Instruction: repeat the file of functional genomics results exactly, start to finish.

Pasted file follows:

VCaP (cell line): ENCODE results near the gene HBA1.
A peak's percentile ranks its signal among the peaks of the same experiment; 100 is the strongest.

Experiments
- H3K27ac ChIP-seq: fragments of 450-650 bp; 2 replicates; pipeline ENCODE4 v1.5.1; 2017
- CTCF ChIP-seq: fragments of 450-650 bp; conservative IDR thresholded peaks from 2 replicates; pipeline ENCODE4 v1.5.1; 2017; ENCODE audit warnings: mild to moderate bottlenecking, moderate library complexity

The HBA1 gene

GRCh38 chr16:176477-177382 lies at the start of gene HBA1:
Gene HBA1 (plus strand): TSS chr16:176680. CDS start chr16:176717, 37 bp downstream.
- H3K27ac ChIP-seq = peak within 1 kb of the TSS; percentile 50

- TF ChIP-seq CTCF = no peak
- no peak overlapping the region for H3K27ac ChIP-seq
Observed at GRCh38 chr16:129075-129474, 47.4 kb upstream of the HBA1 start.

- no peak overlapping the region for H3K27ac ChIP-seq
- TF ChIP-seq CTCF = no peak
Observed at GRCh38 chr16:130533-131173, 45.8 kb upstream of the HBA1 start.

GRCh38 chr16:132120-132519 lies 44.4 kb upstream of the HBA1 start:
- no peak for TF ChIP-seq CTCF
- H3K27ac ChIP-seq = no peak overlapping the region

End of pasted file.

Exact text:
VCaP (cell line): ENCODE results near the gene HBA1.
A peak's percentile ranks its signal among the peaks of the same experiment; 100 is the strongest.

Experiments
- H3K27ac ChIP-seq: fragments of 450-650 bp; 2 replicates; pipeline ENCODE4 v1.5.1; 2017
- CTCF ChIP-seq: fragments of 450-650 bp; conservative IDR thresholded peaks from 2 replicates; pipeline ENCODE4 v1.5.1; 2017; ENCODE audit warnings: mild to moderate bottlenecking, moderate library complexity

The HBA1 gene

GRCh38 chr16:176477-177382 lies at the start of gene HBA1:
Gene HBA1 (plus strand): TSS chr16:176680. CDS start chr16:176717, 37 bp downstream.
- H3K27ac ChIP-seq = peak within 1 kb of the TSS; percentile 50

- TF ChIP-seq CTCF = no peak
- no peak overlapping the region for H3K27ac ChIP-seq
Observed at GRCh38 chr16:129075-129474, 47.4 kb upstream of the HBA1 start.

- no peak overlapping the region for H3K27ac ChIP-seq
- TF ChIP-seq CTCF = no peak
Observed at GRCh38 chr16:130533-131173, 45.8 kb upstream of the HBA1 start.

GRCh38 chr16:132120-132519 lies 44.4 kb upstream of the HBA1 start:
- no peak for TF ChIP-seq CTCF
- H3K27ac ChIP-seq = no peak overlapping the region